• synonyms


[sur-muh n]
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  1. a discourse for the purpose of religious instruction or exhortation, especially one based on a text of Scripture and delivered by a member of the clergy as part of a religious service.
  2. any serious speech, discourse, or exhortation, especially on a moral issue.
  3. a long, tedious speech.
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Origin of sermon

1150–1200; Middle English < Medieval Latin sermōn- (stem of sermō) speech from pulpit, Latin: discourse, equivalent to ser- (base of serere to link up, organize) + -mōn- noun suffix
Related formsser·mon·less, adjective


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2, 3. lecture. 3. harangue, tirade.
Dictionary.com Unabridged Based on the Random House Unabridged Dictionary, © Random House, Inc. 2018

Examples from the Web for sermon

Contemporary Examples

Historical Examples

  • Still I had not absolutely forgotten the sermon, nor all my good resolutions.

    Ned Myers

    James Fenimore Cooper

  • Such is the substitute which he offers us for the Sermon on the Mount.

  • The golden rule of the Sermon on the Mount is not applied to them.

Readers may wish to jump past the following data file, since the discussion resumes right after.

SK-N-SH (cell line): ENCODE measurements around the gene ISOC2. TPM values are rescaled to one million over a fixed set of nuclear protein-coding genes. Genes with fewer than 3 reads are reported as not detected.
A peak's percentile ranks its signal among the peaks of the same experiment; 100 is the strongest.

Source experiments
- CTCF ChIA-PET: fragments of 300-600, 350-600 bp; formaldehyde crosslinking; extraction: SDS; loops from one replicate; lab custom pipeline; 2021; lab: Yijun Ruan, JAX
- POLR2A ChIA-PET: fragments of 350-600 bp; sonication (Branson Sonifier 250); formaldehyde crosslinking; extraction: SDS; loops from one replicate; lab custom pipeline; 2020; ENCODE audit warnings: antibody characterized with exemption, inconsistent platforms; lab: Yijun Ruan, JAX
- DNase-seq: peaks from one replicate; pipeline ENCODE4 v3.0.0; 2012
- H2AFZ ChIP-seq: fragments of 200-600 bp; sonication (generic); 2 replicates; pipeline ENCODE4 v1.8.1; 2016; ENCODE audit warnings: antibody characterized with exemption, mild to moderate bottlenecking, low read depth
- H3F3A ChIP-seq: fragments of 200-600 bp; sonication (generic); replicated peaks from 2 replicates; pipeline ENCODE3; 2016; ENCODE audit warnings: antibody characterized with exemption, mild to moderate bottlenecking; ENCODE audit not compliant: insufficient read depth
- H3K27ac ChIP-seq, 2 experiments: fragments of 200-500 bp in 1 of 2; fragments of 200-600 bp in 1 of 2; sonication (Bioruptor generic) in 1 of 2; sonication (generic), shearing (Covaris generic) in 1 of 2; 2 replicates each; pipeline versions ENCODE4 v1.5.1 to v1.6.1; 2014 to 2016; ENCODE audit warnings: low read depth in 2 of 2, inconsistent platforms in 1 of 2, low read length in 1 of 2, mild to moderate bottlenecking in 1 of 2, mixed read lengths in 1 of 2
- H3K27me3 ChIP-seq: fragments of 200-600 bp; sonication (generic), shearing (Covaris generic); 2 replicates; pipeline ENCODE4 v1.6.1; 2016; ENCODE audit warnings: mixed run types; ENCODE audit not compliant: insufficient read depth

• Then they went through the service together, from hymn and prayer to the sermon.

    Meadow Grass

    Alice Brown

  • Only this very morning I read her a sermon upon 'Propriety, and the fitness of things.'

    The Channings

    Mrs. Henry Wood

British Dictionary definitions for sermon


    1. an address of religious instruction or exhortation, often based on a passage from the Bible, esp one delivered during a church service
    2. a written version of such an address
  1. a serious speech, esp one administering reproof
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Derived Formssermonic (sɜːˈmɒnɪk) or sermonical, adjective

Word Origin

C12: via Old French from Latin sermō discourse, probably from serere to join together
Collins English Dictionary - Complete & Unabridged 2012 Digital Edition © William Collins Sons & Co. Ltd. 1979, 1986 © HarperCollins Publishers 1998, 2000, 2003, 2005, 2006, 2007, 2009, 2012

Word Origin and History for sermon


c.1200, sarmun, "a discourse upon a text of scripture; what is preached," from Anglo-French sermun, Old French sermon "speech, words, discourse; church sermon, homily" (10c.), from Latin sermonem (nominative sermo) "continued speech, conversation; common talk, rumor; learned talk, discourse; manner of speaking, literary style," originally "a stringing together of words," from PIE *ser-mo-, suffixed form of root *ser- (3) "to line up, join" (see series).

Main modern sense in English and French is elliptical for Latin sermo religiosus. In transferred (non-religious) use from 1590s. The Sermon on the Mount is in 5,6,7 Matt. and 6 Luke. Related: Sermonic; sermonical; sermonish.

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Online Etymology Dictionary, © 2010 Douglas Harper